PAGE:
On Tuesday, Republican voters in my Central California city did something that just a couple of years ago, would have been considered completely out of character for a conservative voting bloc – they marked their ballots to advance cannabis policy.

A great number of them also proudly voted for incumbent Republican Congressman Devin Nunes – convincingly rejecting upstart Democrat challenger Andrew Janz by a solid 12-point margin. While this contentious election in California’s bible belt sometimes pitted neighbor against neighbor, there was one thing the great majority did agree on. Cannabis.

It was an “aha moment” for many conservatives, as they joined the coalition supporting ‘Measure A,’ the city’s cannabis business tax. It passed with 70% of the vote – cruising past the two-thirds threshold required for approval. The majority of voters of all stripes – Democrat, Republican and unaffiliated – would have had to mark ‘yes’ for the measure to have achieved such a high percentage, making it a safe bet that Republicans who voted for Devin Nunes also supported ‘Measure A.’ It’s a big deal, and here’s why:

Fresno is located smack-dab in the middle of the state, and voters have shown a preference for electing conservative-leaning candidates from both political parties. Family values and middle-class sensibilities rule the day here in every demographic. These are the voters who pushed the cannabis tax across the finish line. It’s an indication that the social stigma surrounding cannabis in the United States is evaporating quickly – and that cannabis is being embraced, or at least not outright rejected, by conservatives.

Trusted establishment voices like Fresno’s police and fire chiefs, the Chamber of Commerce and even the Republican mayor signed on as endorsers, representing a monumental shift in our community. Yes, opponents trotted out the familiar moral arguments, but they were countered by the pleas of combat veterans and cancer patients in search of something more than the opioids being offered by their healthcare providers. Veterans, especially, make a compelling argument locally as well as nationwide.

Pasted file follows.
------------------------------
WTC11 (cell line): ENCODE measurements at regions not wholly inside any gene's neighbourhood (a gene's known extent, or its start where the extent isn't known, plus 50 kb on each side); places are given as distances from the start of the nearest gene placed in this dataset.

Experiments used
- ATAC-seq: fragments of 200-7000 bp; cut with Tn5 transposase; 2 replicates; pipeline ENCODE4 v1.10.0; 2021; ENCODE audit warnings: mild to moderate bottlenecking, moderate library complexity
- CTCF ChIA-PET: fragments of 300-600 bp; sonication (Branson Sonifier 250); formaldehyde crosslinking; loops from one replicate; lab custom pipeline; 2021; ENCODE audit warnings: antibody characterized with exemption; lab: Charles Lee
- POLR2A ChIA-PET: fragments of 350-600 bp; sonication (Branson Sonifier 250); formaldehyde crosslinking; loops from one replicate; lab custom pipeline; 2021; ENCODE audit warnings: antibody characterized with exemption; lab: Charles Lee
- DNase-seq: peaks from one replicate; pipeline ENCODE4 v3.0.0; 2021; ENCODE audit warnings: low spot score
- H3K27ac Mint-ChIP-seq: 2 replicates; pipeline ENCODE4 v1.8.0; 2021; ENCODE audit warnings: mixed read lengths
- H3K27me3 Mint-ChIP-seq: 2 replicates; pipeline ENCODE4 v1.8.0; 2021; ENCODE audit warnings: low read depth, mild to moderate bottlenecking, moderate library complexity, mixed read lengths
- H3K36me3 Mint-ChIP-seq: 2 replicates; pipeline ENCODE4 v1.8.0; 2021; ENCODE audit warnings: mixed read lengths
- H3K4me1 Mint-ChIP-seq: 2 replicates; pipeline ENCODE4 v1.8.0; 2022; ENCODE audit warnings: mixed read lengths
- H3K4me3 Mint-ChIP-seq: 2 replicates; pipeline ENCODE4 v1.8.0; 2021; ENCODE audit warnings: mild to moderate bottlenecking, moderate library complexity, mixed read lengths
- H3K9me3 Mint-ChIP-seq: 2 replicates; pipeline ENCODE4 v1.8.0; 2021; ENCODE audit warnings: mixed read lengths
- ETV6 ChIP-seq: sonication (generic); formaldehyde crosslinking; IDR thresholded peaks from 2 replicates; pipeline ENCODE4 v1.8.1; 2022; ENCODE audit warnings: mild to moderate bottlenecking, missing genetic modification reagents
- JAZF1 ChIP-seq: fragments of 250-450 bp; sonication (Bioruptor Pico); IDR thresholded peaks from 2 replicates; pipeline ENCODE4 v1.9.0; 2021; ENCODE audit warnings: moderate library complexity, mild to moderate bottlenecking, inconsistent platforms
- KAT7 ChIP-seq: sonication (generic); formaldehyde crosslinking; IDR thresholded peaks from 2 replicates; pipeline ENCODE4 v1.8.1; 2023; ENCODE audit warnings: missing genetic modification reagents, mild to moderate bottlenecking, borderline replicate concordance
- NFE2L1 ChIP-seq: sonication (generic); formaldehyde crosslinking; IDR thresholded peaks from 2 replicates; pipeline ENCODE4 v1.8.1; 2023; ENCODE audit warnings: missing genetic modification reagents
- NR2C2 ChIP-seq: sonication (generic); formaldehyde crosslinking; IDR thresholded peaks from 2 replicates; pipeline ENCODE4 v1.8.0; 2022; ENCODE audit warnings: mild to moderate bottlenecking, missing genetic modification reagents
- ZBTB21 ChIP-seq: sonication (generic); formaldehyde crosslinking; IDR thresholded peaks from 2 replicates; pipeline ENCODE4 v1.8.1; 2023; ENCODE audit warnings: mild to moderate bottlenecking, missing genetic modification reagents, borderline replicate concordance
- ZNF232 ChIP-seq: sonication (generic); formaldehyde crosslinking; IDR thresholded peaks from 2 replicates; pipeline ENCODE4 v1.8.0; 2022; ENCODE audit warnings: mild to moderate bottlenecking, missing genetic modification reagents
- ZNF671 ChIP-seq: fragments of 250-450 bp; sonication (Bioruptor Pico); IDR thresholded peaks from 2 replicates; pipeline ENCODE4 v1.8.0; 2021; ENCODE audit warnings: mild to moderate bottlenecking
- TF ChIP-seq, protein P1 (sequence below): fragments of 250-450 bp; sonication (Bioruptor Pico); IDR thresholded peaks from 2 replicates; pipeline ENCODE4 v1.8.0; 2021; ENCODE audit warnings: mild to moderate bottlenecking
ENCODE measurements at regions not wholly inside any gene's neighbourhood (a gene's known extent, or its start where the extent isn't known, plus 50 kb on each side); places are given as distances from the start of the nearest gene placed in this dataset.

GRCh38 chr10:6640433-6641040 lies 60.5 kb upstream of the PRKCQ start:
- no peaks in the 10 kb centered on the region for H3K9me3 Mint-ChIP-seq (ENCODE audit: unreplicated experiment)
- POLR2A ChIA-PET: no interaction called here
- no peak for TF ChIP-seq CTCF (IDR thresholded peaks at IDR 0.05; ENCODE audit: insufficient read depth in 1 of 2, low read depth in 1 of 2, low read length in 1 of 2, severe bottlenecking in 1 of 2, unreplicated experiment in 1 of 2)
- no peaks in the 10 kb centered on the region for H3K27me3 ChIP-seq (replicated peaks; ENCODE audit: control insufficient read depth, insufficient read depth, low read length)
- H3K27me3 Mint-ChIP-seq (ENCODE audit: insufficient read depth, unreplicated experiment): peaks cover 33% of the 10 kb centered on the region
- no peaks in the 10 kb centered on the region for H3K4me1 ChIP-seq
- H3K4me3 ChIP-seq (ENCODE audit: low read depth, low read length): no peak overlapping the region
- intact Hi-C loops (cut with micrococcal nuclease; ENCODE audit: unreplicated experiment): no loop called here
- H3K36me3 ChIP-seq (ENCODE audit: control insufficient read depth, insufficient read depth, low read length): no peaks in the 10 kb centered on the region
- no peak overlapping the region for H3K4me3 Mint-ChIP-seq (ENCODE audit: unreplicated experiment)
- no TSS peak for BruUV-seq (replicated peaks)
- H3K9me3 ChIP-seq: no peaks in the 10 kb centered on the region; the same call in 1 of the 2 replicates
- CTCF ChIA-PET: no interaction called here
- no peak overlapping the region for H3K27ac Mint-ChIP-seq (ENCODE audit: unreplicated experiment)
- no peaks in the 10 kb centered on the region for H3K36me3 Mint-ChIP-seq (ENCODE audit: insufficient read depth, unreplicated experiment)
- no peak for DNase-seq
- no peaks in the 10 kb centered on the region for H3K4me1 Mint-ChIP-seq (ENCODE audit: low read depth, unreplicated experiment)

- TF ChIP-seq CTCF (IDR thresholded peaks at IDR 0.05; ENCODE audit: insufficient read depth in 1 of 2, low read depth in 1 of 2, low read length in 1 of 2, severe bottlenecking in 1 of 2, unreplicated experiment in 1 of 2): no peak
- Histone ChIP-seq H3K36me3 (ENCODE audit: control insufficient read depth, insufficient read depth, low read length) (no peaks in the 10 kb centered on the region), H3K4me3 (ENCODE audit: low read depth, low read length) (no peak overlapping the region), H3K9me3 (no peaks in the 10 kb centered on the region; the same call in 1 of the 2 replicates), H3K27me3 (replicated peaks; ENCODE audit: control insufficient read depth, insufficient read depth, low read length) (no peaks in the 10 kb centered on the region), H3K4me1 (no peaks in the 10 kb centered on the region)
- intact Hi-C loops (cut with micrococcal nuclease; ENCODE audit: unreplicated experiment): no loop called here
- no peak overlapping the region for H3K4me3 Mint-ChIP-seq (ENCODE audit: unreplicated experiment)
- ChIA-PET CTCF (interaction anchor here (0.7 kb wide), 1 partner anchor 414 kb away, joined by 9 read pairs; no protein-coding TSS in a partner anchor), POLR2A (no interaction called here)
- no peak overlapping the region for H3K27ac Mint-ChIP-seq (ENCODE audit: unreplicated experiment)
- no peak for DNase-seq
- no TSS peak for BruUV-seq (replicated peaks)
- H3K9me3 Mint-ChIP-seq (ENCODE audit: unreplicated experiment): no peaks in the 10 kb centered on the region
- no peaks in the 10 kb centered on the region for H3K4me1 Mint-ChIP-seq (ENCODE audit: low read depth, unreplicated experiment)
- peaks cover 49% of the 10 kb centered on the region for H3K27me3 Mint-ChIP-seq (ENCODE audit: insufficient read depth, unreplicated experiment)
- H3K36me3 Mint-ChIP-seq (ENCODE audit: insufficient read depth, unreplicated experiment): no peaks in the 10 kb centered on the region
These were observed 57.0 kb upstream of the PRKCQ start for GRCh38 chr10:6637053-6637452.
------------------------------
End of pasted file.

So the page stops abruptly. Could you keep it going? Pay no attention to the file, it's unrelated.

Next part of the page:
In a November 5th op-ed for the Wall Street Journal, Republican former Speaker of the House of Representatives John Boehner laid out the reasons for his own cannabis conversion. The concern he has for those who have fought for America was a big part of it for him – and rightly so. Boehner writes, “Because cannabis is still illegal at the federal level, hospitals run by the Department of Veterans Affairs cannot treat service members suffering from post-traumatic stress disorder or chronic pain with any form of medical marijuana.”

He is right. Denying our “best and bravest” medication on moral grounds, thank goodness, is becoming a thing of the past. All of us should be honest about the role cannabis can and does play in their lives and continue to put pressure on elected officials to make it available to them.

As a conservative supporter of cannabis, I’m grateful for Speaker Boehner’s candor. His stance on cannabis is courageous and forward-thinking. As locales like Fresno increasingly see past the outdated stigma surrounding Cannabis, more and more conservative leaders will speak out.

So, can what happened in Fresno be replicated elsewhere? If you think about it, cannabis issues are actually a perfect fit for conservatives. States’ rights, reducing the size and scope of government, and the support of our nation’s veterans are all red-meat issues for Republicans, but they’re also issues that are inextricably tied to the cannabis movement.

As they have done in Fresno, Republicans can and should be leading the way toward legalizing and licensing everywhere in our country. If voters in my conservative California city can change their minds, it’s possible everywhere – even in the halls of Congress – and beyond.

Fresno city council member Clint Olivier is the preeminent municipal Cannabis policy authority in California’s conservative Central Valley.